Anti-squat is really not a major concern, except that it should be at least taken into consideration while building a link system that is limited to short bars. Anti-squat also affects roll-steer and vise-versa (roll-center can also affect roll-steer, but isn’t a concern with a properly designed system.) What anti-squat does is fight the affect of weight transfer trying to “squat” the rear end while under acceleration. To create or eliminate anti-squat, you would design the link system to have the instant-center a certain height, related to the center of gravity. A higher instant-center has more anti-squat while a lower instant-center has less. At some point too high of an instant-center will actually lift the rear up as the vehicle accelerates. And too low will push the rear down (though a little tougher to achieve.)
Pinion angle is probably the one thing that most builders are completely aware of, but many are not sure how to set up properly. The pinion angle should be between 1 and 3 degrees pointed down. Most of us have already heard that, but the thing is that the major detail left out is that it should be 1 to 3 degrees pointed down from parallel to the transmission (or the front driveshaft on a 2 piece drive line.) What that means is the pinion could, under certain circumstances, point up. We don’t have near enough space here for me to explain how to design the suspension that you may desire, but give us some time we will get there.

Now that the boring part is over lets get to the subject at hand… Suspension design. I am going to describe the major benefits of each design. (None of this is my opinion (unless noted.) So don’t go and think that I am just bad-mouthing every body else’s ideas.) For a suspension design to be un-drivable, it would have to be really bad. Also if you just can’t quite fit the perfect design into your confines you will have to compromise. That’s part of what makes a good fabricator, the ability to adapt to their limitations. So here we go…

The ladder-bar and 2-link are both very similar. In fact a ladder bar is a type of 2-link, but not all 2-links could be considered ladder-bars. The ladder-bar design is great for high horse power, high traction cars that the owner doesn’t want to spend the hours or days it would take to tune a good 4-link for the track. The first major downfall of the 2-link is that it doesn’t allow much articulation (one wheel up and one wheel down.) The only way that the design can articulate is to flex a little bit of everything. NASCAR uses a 2-link rear suspension that is specially engineered to allow an acceptable amount flex in order to articulate. The second major issue is pinion angle. The 2-link by nature cannot keep the pinion parallel to the transmission so useable travel is limited to the acceptable amount of pinion change. On the other hand the 2-link is fairly easy to tune, to install, and to purchase. Anti-squat is easy to figure because the instant-center is the forward pivot. Roll-center and roll-steer aren’t really a concern because the suspension won’t articulate so on the same coin the need for a swaybar is just not there either. The 2-link will require a panhard bar, track locator or other similar lateral limiter.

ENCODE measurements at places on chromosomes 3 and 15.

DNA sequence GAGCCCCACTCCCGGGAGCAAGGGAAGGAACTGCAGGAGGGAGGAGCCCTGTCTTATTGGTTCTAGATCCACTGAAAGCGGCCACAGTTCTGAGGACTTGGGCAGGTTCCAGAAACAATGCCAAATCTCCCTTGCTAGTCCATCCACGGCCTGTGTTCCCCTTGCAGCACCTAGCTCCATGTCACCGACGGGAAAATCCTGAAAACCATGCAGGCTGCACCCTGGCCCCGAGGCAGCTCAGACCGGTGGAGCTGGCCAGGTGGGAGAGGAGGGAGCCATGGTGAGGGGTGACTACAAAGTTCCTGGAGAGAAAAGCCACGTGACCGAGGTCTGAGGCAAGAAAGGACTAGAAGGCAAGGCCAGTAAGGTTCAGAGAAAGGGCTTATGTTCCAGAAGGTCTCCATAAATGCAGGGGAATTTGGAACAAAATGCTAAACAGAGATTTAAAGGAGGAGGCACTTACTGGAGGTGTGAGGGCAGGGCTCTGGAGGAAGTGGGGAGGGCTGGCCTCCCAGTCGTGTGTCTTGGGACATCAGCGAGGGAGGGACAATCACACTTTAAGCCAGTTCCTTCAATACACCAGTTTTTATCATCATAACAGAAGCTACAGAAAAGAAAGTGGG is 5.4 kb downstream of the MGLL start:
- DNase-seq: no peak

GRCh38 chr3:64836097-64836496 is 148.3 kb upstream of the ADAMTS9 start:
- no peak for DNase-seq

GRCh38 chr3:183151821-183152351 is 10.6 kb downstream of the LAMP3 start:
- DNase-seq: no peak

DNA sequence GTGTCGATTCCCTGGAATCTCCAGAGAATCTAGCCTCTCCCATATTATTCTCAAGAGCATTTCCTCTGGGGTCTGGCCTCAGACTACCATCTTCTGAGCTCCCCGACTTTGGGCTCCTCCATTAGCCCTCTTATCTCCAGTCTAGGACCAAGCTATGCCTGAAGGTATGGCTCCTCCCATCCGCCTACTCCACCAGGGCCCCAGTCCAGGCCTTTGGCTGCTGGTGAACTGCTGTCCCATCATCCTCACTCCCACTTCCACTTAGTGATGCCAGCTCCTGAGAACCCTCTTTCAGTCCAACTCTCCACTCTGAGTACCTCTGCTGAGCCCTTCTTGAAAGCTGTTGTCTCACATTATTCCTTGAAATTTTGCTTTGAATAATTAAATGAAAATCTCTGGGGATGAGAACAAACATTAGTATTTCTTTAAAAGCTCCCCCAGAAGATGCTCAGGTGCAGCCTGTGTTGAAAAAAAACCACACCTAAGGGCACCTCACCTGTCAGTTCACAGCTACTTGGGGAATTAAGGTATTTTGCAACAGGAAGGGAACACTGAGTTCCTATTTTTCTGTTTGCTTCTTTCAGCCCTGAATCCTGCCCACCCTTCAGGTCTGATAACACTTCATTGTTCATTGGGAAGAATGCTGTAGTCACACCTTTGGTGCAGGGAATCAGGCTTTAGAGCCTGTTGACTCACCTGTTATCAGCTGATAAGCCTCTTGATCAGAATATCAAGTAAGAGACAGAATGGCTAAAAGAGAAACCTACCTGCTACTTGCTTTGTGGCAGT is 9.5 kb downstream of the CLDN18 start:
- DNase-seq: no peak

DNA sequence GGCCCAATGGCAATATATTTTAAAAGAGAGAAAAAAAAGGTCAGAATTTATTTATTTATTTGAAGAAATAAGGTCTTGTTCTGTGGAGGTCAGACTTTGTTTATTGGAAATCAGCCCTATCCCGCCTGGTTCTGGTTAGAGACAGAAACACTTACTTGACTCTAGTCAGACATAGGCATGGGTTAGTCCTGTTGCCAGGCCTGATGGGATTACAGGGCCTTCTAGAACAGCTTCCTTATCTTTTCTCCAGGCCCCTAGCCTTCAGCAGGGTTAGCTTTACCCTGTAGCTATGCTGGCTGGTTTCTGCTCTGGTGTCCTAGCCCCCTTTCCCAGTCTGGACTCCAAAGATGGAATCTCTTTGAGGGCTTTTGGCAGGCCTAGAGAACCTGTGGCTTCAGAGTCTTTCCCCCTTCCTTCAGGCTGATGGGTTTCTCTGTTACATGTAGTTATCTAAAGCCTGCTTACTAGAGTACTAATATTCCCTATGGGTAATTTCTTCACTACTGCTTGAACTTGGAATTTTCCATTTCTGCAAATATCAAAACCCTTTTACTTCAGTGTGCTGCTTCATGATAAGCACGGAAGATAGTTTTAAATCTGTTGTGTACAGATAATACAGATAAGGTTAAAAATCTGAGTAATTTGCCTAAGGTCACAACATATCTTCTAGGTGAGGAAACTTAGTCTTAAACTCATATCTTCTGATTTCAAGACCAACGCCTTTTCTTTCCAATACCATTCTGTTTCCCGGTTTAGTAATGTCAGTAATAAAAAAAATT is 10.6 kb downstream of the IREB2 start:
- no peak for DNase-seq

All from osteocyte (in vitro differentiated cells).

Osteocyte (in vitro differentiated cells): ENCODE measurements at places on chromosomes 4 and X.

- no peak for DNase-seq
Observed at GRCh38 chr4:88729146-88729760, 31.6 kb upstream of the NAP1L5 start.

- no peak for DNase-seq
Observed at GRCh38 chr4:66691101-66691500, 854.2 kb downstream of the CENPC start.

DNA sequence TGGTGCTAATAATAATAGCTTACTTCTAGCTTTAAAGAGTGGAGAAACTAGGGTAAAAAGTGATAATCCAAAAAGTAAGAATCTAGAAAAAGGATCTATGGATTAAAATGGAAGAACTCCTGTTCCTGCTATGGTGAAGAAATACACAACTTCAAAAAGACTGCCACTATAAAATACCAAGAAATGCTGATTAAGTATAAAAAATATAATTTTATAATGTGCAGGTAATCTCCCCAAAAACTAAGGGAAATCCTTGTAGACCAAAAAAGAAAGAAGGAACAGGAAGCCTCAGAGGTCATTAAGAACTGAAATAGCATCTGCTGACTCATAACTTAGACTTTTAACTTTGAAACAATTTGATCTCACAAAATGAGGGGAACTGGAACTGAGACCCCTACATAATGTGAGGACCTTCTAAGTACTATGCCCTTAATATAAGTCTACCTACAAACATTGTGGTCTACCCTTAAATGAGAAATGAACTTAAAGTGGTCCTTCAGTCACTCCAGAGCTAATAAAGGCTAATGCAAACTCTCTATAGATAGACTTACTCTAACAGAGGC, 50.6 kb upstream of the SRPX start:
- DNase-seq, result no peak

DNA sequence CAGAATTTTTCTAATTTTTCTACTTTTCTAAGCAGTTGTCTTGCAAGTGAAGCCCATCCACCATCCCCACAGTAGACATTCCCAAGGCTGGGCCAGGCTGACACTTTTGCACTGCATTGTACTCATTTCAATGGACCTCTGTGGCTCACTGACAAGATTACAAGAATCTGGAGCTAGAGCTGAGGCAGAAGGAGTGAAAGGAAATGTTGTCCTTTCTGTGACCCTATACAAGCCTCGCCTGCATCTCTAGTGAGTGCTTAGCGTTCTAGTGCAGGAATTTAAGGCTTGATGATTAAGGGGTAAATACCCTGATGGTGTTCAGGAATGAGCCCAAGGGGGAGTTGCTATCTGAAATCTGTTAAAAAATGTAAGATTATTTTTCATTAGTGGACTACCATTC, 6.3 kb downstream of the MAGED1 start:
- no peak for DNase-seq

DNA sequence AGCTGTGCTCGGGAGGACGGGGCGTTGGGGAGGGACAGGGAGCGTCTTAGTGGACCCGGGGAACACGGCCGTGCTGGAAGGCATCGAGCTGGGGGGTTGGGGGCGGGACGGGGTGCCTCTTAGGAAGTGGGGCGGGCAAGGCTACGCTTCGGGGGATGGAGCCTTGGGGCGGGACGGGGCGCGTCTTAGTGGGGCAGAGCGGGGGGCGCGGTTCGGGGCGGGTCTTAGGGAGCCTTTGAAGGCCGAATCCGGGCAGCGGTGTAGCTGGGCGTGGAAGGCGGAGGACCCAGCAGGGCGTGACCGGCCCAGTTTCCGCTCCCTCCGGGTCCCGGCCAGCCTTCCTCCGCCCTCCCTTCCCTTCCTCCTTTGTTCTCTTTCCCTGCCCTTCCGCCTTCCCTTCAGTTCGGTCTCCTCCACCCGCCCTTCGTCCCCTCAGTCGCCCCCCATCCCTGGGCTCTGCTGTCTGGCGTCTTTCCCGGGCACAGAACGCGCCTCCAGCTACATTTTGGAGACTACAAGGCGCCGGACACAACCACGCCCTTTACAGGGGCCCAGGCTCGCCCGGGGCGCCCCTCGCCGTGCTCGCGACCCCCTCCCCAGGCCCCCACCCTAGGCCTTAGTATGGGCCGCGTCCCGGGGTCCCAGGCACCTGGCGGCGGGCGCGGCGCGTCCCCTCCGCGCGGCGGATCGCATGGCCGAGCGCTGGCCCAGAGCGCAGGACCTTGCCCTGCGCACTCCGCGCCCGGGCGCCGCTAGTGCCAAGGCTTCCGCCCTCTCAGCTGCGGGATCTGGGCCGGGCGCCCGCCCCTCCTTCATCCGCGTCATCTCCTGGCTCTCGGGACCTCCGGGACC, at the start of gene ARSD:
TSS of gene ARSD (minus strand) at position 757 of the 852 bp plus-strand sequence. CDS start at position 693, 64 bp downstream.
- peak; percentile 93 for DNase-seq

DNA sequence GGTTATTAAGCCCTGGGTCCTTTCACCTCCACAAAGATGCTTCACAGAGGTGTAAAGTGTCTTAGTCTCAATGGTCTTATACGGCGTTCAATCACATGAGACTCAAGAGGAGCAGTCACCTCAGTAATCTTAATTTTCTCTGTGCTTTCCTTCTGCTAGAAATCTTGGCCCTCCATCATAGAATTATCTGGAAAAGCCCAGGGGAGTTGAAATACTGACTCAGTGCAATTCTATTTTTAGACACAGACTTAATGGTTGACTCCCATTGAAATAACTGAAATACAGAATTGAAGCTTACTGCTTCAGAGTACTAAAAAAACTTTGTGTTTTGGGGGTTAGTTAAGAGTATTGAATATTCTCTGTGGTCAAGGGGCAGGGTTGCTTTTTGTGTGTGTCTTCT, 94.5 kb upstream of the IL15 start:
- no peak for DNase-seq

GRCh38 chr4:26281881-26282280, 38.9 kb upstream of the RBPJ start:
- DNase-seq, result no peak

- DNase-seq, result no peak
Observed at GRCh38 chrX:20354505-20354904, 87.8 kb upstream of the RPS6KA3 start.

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Old 09-28-2008, 06:46 PM   #2
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The 4-link is separated into (3) major types

- Triangulated 4-link
- Parallel 4-link
- 3-link

Each of these designs have the same advantages and can be oriented as forward, reverse or “2-forward 2-reverse.” Initially I am only going to talk about the forward facing orientation. Once we have described the advantages of those, I will explain the downfall of each of the other orientations. The reason that the 3-link is categorized here is that just about every advantage and disadvantage is shared by all three of these systems. In fact the 3-link and parallel 4-link are identical except the missing link. It is a space saver, period.